If there is one universal truth we have learned doing STEAM projects it is that all kids love rockets. Several years ago I made four rocket launchers for the Kinetics Festival. These launchers are made of pvc pipe and connected to a bicycle pump. They were made to shoot 20 ounce soda bottle rockets which you can fill with various amounts of water before launching. I modified these slightly to accommodate rolled paper rockets for STEAM Club.
NASA has some great educational resources and I based our rocket project from their plans, which you can link to here. The launcher was made of 1/2" pvc so that is what we used to roll the heavy bond paper of the rocket body around to assure a good fit. Their idea to use a CD as a guide to make the nose cone was great. You just traced the outline of a CD, cut it out, then fold in half, then in half again. Tape the edges of the cone then separate to make something looking like an ice cream cone. We found through experimentation that you want to attach this nose cone to the rocket body with hot glue, tape was not enough to keep it from blowing off on the launch pad.
There was a lot of great experimentation to be had in designing and applying fins, they could make a big difference in flight patterns.
There was certainly lots of room for personalized design both functional and decorative.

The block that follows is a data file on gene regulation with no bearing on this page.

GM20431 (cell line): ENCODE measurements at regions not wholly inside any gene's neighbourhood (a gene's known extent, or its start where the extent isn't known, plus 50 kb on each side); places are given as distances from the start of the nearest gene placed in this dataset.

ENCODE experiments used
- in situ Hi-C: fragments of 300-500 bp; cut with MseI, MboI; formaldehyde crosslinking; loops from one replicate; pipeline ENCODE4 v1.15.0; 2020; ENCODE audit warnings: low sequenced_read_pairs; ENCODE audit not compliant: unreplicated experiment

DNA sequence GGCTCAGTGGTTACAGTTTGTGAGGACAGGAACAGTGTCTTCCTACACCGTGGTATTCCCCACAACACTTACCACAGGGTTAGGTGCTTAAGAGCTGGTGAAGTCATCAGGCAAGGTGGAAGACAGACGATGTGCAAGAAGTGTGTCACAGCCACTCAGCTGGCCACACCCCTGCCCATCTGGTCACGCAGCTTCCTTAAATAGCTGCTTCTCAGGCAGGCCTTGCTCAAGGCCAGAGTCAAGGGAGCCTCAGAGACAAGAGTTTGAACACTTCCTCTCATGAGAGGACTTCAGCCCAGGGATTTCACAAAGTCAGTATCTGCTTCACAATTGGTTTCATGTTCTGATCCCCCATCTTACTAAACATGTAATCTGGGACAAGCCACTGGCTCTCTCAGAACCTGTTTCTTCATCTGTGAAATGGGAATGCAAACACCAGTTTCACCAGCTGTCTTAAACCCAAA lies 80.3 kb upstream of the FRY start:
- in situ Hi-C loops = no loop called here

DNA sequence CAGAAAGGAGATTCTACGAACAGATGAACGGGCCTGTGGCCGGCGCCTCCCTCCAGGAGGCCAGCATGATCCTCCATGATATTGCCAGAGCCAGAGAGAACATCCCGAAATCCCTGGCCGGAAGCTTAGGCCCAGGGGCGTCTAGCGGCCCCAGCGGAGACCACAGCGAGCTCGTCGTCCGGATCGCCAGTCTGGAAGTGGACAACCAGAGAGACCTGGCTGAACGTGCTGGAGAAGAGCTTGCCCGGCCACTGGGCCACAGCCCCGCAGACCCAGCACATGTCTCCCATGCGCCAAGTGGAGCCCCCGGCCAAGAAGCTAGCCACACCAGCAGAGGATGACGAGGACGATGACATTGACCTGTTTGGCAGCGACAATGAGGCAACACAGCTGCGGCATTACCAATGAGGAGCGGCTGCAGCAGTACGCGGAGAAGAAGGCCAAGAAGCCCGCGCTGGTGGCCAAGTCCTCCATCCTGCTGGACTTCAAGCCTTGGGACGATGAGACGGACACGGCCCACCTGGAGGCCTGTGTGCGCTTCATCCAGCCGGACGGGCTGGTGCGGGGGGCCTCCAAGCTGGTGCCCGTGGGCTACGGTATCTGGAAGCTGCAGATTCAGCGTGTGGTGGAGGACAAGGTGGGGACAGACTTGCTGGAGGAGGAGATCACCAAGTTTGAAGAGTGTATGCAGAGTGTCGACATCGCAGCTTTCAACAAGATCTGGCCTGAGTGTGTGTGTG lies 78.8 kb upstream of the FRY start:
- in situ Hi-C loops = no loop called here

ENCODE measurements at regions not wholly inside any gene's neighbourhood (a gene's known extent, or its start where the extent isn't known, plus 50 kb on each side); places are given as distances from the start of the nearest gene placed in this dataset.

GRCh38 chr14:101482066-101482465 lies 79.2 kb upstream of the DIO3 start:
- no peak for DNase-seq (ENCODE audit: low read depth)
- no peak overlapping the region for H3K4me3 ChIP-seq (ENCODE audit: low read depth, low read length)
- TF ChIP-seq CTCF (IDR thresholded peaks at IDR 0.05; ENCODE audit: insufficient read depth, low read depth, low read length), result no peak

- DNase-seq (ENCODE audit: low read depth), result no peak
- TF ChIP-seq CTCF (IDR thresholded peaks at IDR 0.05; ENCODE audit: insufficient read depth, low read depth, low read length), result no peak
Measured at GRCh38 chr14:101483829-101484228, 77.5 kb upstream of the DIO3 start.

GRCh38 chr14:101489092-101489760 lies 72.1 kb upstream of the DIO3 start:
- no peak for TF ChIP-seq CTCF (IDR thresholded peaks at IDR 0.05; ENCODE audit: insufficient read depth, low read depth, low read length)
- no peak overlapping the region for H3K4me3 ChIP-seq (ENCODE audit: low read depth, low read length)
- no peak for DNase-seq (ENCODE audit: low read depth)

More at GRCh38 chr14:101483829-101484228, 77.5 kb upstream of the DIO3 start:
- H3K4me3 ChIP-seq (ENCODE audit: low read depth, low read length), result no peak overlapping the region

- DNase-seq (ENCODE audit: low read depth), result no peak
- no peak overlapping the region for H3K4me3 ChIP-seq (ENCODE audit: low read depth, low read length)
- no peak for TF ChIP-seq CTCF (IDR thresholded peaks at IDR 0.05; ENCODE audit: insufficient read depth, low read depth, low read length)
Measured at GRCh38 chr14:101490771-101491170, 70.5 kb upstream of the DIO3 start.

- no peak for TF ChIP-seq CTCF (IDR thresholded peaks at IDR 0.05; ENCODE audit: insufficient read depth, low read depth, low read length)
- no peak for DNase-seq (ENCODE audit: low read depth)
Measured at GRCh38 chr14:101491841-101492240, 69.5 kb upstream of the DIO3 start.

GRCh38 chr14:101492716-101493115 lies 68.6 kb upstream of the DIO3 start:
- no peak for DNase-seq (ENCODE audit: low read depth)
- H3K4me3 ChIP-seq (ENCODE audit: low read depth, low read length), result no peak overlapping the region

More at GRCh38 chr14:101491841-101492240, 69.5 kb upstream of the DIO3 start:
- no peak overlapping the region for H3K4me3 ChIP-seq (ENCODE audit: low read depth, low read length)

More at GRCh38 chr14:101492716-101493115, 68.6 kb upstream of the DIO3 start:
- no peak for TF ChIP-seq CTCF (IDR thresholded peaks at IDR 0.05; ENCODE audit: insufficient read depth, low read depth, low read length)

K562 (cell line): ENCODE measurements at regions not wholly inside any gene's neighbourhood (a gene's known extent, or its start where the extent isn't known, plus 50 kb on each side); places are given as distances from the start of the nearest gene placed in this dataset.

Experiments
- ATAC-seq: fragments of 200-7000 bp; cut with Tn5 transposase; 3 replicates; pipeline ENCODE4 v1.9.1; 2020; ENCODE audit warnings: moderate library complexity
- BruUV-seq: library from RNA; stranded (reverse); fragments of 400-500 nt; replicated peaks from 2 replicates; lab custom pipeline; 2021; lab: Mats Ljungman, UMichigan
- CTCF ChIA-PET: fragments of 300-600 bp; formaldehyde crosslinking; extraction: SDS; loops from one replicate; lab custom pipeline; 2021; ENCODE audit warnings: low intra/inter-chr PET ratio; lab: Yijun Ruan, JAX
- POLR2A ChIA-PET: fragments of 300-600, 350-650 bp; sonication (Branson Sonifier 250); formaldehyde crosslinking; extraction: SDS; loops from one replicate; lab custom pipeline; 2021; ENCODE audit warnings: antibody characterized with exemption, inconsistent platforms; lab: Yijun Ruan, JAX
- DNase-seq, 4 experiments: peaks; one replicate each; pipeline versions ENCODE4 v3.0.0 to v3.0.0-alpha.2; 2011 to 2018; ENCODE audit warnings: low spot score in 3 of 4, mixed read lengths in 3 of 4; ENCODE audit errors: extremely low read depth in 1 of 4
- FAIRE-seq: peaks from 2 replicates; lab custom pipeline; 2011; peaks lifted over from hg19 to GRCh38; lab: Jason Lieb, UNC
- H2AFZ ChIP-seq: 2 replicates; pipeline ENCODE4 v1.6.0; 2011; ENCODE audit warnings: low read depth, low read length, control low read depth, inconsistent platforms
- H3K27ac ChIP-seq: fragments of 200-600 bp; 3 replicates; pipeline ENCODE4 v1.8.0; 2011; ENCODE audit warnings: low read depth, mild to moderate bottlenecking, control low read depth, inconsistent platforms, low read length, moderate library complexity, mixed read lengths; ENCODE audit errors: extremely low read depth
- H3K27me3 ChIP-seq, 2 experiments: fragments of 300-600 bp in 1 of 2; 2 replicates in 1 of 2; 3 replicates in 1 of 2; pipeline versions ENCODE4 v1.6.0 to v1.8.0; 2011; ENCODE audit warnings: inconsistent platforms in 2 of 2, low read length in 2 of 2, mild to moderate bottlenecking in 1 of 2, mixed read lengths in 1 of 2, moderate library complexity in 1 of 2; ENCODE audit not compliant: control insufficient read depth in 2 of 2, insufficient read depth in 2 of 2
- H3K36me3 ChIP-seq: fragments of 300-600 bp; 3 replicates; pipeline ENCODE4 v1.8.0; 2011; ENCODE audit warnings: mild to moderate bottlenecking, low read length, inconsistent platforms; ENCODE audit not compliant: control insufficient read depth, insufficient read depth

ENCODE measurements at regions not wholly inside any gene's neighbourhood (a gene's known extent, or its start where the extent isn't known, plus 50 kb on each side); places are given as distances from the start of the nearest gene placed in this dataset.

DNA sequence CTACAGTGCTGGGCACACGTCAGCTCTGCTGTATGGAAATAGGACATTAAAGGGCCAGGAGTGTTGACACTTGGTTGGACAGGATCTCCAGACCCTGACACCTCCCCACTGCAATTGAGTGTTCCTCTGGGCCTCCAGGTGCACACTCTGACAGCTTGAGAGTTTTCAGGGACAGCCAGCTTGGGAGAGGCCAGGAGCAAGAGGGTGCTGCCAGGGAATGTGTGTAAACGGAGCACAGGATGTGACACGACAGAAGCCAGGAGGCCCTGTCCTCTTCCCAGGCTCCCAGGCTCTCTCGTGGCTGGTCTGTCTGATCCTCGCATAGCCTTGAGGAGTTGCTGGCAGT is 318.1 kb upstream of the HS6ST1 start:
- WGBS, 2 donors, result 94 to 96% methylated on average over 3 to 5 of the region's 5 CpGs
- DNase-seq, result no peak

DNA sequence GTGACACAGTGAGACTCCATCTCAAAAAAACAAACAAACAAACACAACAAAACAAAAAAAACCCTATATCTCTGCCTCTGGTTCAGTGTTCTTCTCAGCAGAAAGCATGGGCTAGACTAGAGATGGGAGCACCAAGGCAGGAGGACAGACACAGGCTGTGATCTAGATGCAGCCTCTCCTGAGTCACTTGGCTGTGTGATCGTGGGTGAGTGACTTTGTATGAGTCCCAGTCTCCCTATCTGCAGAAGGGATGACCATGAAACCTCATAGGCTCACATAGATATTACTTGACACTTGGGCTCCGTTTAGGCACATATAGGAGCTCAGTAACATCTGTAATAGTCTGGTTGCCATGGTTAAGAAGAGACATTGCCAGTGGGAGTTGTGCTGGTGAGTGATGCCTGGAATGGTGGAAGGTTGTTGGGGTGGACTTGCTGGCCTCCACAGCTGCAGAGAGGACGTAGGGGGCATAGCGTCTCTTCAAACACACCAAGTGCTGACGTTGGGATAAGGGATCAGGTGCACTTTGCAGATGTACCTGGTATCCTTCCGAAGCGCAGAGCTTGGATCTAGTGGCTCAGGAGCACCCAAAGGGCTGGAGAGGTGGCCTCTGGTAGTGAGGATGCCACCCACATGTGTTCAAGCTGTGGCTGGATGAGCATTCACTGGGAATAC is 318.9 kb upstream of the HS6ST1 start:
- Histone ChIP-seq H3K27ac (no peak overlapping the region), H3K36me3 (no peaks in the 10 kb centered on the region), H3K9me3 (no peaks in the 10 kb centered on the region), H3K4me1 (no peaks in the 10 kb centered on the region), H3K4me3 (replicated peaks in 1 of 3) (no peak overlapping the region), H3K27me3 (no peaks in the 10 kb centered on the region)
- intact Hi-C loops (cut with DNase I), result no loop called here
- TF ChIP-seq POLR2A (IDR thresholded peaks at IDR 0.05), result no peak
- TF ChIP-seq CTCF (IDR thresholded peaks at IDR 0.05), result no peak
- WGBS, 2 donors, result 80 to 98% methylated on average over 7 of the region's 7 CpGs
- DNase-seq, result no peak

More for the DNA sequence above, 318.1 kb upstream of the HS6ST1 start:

This is a perfect project for iterative design. Every kid would build a rocket, run outside and try to launch it, then come back inside to modify, go back out and re-launch, and repeat, repeat, repeat. This sort of real life design and test process is invaluable in teaching kids about how innovative design takes place in the real world.
We worked on rockets for a couple meetings. One of our challenges was to try to create a recoverable nose cone. We were hoping we could make a nose cone that would separate after the launch and drift back down to earth with the help of a parachute. This proved much more challenging than we imagined but led to a lot of great experimentation. We used plastic newspaper bags with string as parachutes.
In the last five minutes of the last day of rockets one team finally got a parachute to successfully deploy. Nose cone separation proved elusive, though many very creative designs were tested. The kids would have happily spent the entire year working on rockets but we wanted to move on to some other projects. But it is great to know that it is a universally loved project that leads kids to embrace iterative design by its nature. I plan to use it in the future as an initial project with new groups so we can get to know each other and set a standard for work practices while immersed in an engaging and fun project.
After we had finished rockets I found this great altimeter. You can have students use this device by standing a set distance from the launcher and following the trajectory of the rocket to find the altitude it reaches at its apex. Then you can compete for height and more accurately track the success of modifications.